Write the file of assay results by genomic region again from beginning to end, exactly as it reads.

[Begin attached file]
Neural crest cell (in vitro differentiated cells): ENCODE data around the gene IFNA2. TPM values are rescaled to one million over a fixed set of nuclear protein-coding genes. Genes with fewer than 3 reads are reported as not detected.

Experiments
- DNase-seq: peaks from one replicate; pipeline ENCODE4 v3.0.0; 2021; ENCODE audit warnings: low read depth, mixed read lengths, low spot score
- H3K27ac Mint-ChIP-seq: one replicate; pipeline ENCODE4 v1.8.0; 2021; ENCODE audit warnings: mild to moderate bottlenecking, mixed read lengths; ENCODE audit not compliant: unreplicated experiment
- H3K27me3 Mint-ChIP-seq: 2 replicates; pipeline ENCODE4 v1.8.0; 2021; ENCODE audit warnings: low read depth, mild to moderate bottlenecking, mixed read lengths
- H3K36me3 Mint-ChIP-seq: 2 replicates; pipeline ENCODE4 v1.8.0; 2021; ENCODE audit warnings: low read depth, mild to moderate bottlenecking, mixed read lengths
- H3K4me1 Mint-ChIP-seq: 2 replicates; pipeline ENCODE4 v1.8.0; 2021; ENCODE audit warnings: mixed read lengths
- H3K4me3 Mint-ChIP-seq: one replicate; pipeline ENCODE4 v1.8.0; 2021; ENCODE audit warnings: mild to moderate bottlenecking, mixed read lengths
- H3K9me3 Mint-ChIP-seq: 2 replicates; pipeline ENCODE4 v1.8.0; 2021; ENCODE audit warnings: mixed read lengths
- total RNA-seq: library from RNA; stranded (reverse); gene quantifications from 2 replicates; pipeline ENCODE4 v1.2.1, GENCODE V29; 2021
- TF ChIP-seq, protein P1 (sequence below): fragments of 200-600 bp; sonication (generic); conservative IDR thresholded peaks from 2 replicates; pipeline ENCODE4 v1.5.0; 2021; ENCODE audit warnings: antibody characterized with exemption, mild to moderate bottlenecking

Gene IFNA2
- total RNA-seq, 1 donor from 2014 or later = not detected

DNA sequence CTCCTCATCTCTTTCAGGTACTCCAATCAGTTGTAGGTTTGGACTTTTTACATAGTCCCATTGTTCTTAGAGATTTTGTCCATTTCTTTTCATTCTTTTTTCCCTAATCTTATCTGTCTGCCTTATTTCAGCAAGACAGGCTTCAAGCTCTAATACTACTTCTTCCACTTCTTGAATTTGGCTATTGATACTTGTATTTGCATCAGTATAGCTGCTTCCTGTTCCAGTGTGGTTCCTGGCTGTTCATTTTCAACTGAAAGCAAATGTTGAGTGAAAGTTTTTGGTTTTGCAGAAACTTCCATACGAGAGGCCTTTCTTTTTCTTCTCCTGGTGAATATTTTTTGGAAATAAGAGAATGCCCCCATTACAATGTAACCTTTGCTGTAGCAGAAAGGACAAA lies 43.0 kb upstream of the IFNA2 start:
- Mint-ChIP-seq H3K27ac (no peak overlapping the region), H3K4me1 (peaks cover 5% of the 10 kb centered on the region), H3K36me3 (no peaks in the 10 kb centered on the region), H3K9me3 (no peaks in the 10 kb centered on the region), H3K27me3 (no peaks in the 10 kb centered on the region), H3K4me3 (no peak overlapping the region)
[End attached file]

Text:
Neural crest cell (in vitro differentiated cells): ENCODE data around the gene IFNA2. TPM values are rescaled to one million over a fixed set of nuclear protein-coding genes. Genes with fewer than 3 reads are reported as not detected.

Experiments
- DNase-seq: peaks from one replicate; pipeline ENCODE4 v3.0.0; 2021; ENCODE audit warnings: low read depth, mixed read lengths, low spot score
- H3K27ac Mint-ChIP-seq: one replicate; pipeline ENCODE4 v1.8.0; 2021; ENCODE audit warnings: mild to moderate bottlenecking, mixed read lengths; ENCODE audit not compliant: unreplicated experiment
- H3K27me3 Mint-ChIP-seq: 2 replicates; pipeline ENCODE4 v1.8.0; 2021; ENCODE audit warnings: low read depth, mild to moderate bottlenecking, mixed read lengths
- H3K36me3 Mint-ChIP-seq: 2 replicates; pipeline ENCODE4 v1.8.0; 2021; ENCODE audit warnings: low read depth, mild to moderate bottlenecking, mixed read lengths
- H3K4me1 Mint-ChIP-seq: 2 replicates; pipeline ENCODE4 v1.8.0; 2021; ENCODE audit warnings: mixed read lengths
- H3K4me3 Mint-ChIP-seq: one replicate; pipeline ENCODE4 v1.8.0; 2021; ENCODE audit warnings: mild to moderate bottlenecking, mixed read lengths
- H3K9me3 Mint-ChIP-seq: 2 replicates; pipeline ENCODE4 v1.8.0; 2021; ENCODE audit warnings: mixed read lengths
- total RNA-seq: library from RNA; stranded (reverse); gene quantifications from 2 replicates; pipeline ENCODE4 v1.2.1, GENCODE V29; 2021
- TF ChIP-seq, protein P1 (sequence below): fragments of 200-600 bp; sonication (generic); conservative IDR thresholded peaks from 2 replicates; pipeline ENCODE4 v1.5.0; 2021; ENCODE audit warnings: antibody characterized with exemption, mild to moderate bottlenecking

Gene IFNA2
- total RNA-seq, 1 donor from 2014 or later = not detected

DNA sequence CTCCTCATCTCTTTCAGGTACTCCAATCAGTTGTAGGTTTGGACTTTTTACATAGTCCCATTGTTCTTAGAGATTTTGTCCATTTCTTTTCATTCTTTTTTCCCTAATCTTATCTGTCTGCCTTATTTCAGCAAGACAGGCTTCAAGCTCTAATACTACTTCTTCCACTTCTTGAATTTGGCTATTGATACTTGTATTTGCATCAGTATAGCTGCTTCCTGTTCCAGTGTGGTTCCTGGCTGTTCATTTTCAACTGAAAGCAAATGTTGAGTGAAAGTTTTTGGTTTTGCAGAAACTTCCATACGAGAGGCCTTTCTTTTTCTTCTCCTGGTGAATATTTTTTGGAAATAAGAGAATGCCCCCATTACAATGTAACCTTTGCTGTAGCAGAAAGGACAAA lies 43.0 kb upstream of the IFNA2 start:
- Mint-ChIP-seq H3K27ac (no peak overlapping the region), H3K4me1 (peaks cover 5% of the 10 kb centered on the region), H3K36me3 (no peaks in the 10 kb centered on the region), H3K9me3 (no peaks in the 10 kb centered on the region), H3K27me3 (no peaks in the 10 kb centered on the region), H3K4me3 (no peak overlapping the region)